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The Easter Bunny – What’s that all about then?

This time of year we often find ourselves asking, why the hell does a bunny deliver eggs at Easter?

 

There is not a definitive reason as, like so many things in the UK, our culture is a melting pot of multiple traditions, but here is what we found out.

 

Rabbits (as prolific breeders) are simple fertility symbols, adopted by many faiths and cultures to mark the start of Spring (much like eggs are). The Easter bunny specifically seems to have originated in Germany. A professor named Georg Franck von Frankenau, in 1682, wrote of a tradition in Alsace (and neighbouring regions) of hiding Easter Eggs in the grass and shrubs for children to find.

 

This German Easter ‘bunny’ was, in fact, a bizarre egg-laying hare, called either “Osterhase” or “Oschter Haws”. This little fellow was, much like Santa, a judge of children’s behavior and would reward them accordingly. There is some evidence that children made nests for Oschter Haws, in which to lay his/ her coloured eggs. But what was this creature, who was clearly a mammal (and possibly male) doing laying eggs in the first place, I hear you ask?

 

Well, many ancient writers and philosophers (like Pliny & Plutarch) believed that the hare was a hermaphrodite… and it was this conception that led to the hare’s association with Christianity. The idea that he/ she could reproduce without the loss of virginity led to an association with the Virgin Mary, and hares then became a common illustration in manuscripts and paintings of Mary in Northern Europe, as well as sometimes representing the Holy Trinity (symbolised as three hares).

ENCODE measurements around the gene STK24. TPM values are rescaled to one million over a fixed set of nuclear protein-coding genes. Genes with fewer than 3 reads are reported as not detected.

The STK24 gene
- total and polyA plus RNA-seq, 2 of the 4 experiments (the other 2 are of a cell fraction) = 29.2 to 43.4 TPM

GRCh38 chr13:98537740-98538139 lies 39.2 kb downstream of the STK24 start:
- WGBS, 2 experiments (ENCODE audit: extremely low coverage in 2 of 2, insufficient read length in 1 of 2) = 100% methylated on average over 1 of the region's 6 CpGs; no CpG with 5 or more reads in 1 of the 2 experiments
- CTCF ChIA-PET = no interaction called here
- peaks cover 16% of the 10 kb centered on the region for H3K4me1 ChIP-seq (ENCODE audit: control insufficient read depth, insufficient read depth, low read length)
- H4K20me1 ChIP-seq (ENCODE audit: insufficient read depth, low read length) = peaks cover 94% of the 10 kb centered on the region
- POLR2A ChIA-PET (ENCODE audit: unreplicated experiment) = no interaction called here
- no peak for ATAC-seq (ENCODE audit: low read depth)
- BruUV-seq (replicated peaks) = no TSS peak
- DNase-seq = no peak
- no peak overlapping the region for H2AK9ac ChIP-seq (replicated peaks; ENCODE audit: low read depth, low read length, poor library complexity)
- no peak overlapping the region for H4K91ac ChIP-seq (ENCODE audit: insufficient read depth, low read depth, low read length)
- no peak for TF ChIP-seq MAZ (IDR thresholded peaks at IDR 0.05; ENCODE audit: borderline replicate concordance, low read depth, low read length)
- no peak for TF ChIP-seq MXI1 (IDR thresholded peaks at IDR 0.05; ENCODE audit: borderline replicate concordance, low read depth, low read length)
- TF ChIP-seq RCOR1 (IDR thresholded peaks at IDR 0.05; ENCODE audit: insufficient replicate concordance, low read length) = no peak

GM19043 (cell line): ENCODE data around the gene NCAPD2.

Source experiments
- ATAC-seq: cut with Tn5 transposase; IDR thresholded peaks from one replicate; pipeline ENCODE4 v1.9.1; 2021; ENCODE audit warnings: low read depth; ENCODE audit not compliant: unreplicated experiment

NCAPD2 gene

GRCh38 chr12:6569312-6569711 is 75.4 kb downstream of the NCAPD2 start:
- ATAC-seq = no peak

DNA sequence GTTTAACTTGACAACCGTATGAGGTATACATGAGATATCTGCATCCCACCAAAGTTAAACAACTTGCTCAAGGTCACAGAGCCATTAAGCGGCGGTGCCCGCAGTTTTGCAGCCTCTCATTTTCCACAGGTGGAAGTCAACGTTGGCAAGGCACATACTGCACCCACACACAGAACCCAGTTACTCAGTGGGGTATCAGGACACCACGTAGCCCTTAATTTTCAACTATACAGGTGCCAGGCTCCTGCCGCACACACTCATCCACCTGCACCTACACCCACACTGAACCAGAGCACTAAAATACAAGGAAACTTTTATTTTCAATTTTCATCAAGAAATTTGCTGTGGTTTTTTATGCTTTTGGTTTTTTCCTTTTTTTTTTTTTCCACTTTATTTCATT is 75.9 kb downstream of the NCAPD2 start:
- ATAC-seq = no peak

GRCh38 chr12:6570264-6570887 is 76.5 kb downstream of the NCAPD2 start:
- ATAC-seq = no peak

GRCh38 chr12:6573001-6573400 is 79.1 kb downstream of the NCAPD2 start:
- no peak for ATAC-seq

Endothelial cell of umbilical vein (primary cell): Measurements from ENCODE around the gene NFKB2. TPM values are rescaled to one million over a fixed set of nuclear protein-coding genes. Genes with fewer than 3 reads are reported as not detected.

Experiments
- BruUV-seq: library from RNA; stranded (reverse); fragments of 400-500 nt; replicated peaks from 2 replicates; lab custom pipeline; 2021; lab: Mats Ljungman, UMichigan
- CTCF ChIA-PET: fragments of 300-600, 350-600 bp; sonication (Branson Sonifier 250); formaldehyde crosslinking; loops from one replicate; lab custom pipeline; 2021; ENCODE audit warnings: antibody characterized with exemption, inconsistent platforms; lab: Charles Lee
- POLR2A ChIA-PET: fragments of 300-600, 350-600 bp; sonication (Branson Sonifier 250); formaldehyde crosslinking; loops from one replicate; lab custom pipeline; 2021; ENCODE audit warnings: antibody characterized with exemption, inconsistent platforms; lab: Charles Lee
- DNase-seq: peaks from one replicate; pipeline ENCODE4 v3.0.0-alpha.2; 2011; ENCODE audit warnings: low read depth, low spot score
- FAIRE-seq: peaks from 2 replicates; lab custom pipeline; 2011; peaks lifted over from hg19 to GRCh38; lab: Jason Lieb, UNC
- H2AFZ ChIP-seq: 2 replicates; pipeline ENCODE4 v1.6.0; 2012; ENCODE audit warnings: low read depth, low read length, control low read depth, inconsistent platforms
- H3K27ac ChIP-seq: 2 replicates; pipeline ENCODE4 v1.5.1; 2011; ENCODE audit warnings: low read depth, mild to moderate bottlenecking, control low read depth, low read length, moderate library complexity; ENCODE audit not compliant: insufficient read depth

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The motif of the Easter Bunny spread loads in popular culture with commercial use and probably, as the tradition got displaced, so it altered to suit the region (we have more rabbits than hares in the UK, so we get a rabbit).

 

In other countries the Easter hare turned in to different animals – mostly birds (which makes lots more sense of the eggs) like a cuckoo in Switzerland and a rooster in Holland.

 

This year we really don’t mind which gift giving animal visits … just so long as he’s bringing chocolate.

 

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The Easter Rooster from Holland – makes a ton more sense if you think about it…